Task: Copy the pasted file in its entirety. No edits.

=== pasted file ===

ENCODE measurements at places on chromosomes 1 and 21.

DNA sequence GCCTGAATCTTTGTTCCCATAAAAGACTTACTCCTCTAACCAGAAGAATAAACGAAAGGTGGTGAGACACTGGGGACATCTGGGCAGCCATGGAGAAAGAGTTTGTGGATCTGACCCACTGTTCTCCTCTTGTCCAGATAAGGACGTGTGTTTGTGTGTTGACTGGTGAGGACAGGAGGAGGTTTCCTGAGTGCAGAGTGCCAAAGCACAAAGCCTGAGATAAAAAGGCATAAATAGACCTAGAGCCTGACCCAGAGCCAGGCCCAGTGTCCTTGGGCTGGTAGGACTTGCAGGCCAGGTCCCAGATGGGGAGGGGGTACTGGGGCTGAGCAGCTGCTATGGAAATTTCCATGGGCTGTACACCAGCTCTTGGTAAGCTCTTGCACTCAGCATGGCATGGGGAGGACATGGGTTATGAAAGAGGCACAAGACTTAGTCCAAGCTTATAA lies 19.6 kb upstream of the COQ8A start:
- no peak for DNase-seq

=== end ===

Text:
ENCODE measurements at places on chromosomes 1 and 21.

DNA sequence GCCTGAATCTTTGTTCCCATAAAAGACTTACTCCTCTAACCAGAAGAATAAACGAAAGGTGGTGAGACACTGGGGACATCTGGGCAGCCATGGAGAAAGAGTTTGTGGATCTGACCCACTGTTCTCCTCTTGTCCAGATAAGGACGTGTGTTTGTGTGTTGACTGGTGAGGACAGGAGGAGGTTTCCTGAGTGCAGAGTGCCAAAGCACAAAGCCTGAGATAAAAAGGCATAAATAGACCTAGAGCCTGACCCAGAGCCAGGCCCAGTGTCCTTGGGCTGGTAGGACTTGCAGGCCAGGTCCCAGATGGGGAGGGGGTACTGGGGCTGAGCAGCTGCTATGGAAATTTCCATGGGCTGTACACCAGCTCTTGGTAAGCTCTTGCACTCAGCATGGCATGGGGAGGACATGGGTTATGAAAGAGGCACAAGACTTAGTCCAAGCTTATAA lies 19.6 kb upstream of the COQ8A start:
- no peak for DNase-seq